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As Austin reimagines public safety, new police findings emerge

Friday, January 28, 2022 by Amy Smith

Arrests made by Austin police declined 51 percent from 2017 to 2020, yet use-of-force incidents increased 58 percent, according to an independent review of the Austin Police Department.

A city-retained consulting firm, Kroll Associates, spent 48 months reviewing Austin’s police practices, particularly as they relate to race and ethnicity, and provided the second phase of its findings to City Council on Tuesday.

The report comes at a time when the city is shouldering the massive undertaking of reimagining public safety. A new cadet class will graduate today, Friday – the first class to graduate under the reimagined training program that is still being refined.

At Council’s work session Tuesday, one of the most striking revelations of the Kroll report came midway through a PowerPoint presentation, when consultant Rick Brown identified Austin as a “stop-and-frisk” city – a controversial practice that has carried a much higher profile in large cities such as New York and Chicago.

Brown, a nationally recognized police expert with 28 years in law enforcement, focused his presentation on a six-month period between June and November of 2019, drilling down on 1,321 incident reports involving 2,960 uses of force.

Brown and his team identified issues of concern in 112 incidents, or 8.5 percent. He found that 88 individuals were subjected to inappropriate force or unnecessary escalation. Of these 88 individuals, nearly 48 percent were Hispanic, 28.4 percent were Black, 21.6 percent were white, and 2.3 percent were identified as Asian or other.

“The handcuffing involving stop-and-frisk appears to be aggressively employed by some officers in Austin,” Brown told Council. “Most officers in their report state that they’re doing the stop-and-frisk, the physical detention of a person, for officer safety. And they’re not really articulating reasonable suspicion that criminal activity is happening or is beginning to happen.”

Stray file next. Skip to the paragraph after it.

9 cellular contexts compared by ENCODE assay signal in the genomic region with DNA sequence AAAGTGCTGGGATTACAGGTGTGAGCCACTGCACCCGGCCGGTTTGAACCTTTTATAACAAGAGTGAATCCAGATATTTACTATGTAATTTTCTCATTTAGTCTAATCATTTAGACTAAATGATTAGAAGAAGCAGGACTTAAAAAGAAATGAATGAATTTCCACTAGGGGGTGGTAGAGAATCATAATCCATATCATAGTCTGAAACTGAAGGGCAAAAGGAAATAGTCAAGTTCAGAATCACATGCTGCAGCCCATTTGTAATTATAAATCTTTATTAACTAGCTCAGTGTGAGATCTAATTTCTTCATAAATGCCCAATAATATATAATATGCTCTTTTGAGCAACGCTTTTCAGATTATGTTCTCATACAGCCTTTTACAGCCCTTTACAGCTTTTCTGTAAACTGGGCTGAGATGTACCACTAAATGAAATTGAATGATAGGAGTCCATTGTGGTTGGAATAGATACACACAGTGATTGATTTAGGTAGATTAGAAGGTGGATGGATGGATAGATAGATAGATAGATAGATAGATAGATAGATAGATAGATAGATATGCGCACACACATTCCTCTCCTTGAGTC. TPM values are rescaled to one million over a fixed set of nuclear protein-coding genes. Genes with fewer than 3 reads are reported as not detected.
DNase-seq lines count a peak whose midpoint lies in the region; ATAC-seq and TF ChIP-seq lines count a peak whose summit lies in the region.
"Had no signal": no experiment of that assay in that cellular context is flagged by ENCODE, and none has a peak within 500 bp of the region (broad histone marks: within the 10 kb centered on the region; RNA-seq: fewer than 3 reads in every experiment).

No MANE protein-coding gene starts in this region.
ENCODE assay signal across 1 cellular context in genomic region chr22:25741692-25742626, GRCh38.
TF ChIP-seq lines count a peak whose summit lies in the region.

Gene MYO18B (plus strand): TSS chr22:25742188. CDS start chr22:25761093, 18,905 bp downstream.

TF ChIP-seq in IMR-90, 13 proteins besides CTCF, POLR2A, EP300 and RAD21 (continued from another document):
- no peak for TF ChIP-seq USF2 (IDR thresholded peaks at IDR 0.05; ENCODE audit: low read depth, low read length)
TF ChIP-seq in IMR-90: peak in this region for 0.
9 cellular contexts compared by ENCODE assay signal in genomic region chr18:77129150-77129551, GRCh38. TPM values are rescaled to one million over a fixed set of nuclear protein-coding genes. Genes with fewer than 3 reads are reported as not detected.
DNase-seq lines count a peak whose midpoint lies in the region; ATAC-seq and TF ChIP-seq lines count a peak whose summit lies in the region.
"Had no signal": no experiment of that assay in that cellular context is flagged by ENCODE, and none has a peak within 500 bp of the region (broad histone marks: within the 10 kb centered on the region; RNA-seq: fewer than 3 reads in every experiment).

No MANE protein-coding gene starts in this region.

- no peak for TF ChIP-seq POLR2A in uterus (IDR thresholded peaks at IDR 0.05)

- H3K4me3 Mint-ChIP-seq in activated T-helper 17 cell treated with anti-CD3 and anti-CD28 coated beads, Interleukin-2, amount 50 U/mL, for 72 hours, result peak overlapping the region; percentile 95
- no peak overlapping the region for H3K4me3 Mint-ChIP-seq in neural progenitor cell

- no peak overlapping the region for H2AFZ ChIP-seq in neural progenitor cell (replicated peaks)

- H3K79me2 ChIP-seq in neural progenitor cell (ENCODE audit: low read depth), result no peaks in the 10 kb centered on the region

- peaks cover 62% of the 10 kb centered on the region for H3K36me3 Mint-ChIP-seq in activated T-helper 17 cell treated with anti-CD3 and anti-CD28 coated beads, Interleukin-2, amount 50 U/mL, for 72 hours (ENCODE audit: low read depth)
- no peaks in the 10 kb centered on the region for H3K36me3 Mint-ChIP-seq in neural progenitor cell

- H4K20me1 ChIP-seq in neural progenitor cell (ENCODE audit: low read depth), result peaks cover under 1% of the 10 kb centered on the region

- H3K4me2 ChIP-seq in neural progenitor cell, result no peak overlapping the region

In some cases that Brown reviewed, the officer told an individual, “You’re not under arrest, you’ve done nothing wrong,” and then proceeded to handcuff and pat them down for weapons. “And when the subject asked why or displays uncertainty or tenses up … they’re charged with resisting arrest and there was no underlying charge for criminal activity that led to this encounter,” Brown said.

Of the 112 cases reviewed, Kroll found nine incidents of an officer unjustifiably pointing a firearm at a person. Five of the cases involved questionable neck restraints or choke holds, and there were two cases in which head strikes were used. Force was used against 21 people experiencing mental health issues, and 19 of these cases were determined to be inappropriate, said Brown.

In this segment of cases, Brown found 15 incidents in which officers either failed to activate their body cameras or the incident reports conflicted with the video footage. Finally, three problematic incidents involved field training officers who were in the process of mentoring new officers who had recently graduated from the police academy.

Council Member Natasha Harper-Madison spoke for many in expressing her shock over the use of stop-and-frisk in Austin. “Frankly, I’m blown away,” she said. “I didn’t realize that Austin was customarily a stop-and-frisk city.”

Brown agreed that the practice is a constitutional issue that requires reasonable suspicion that criminal activity was in progress. In some of the cases he reviewed, individuals were “actually taken to the ground and handcuffed and charged, but there was no crime that led to that encounter to begin with,” he said. “In my experience, when you’re not a witness, you’ve got to do a little due diligence to see what’s going on around you. There’s a lot of good police work out there, but in some of these cases (the arrest) was a quick call.” He added that in some cases a person would be in handcuffs mere minutes after police arrived on the scene.

Council is expected to receive another set of Kroll findings in mid-February.

Photo made available through a Creative Commons license.

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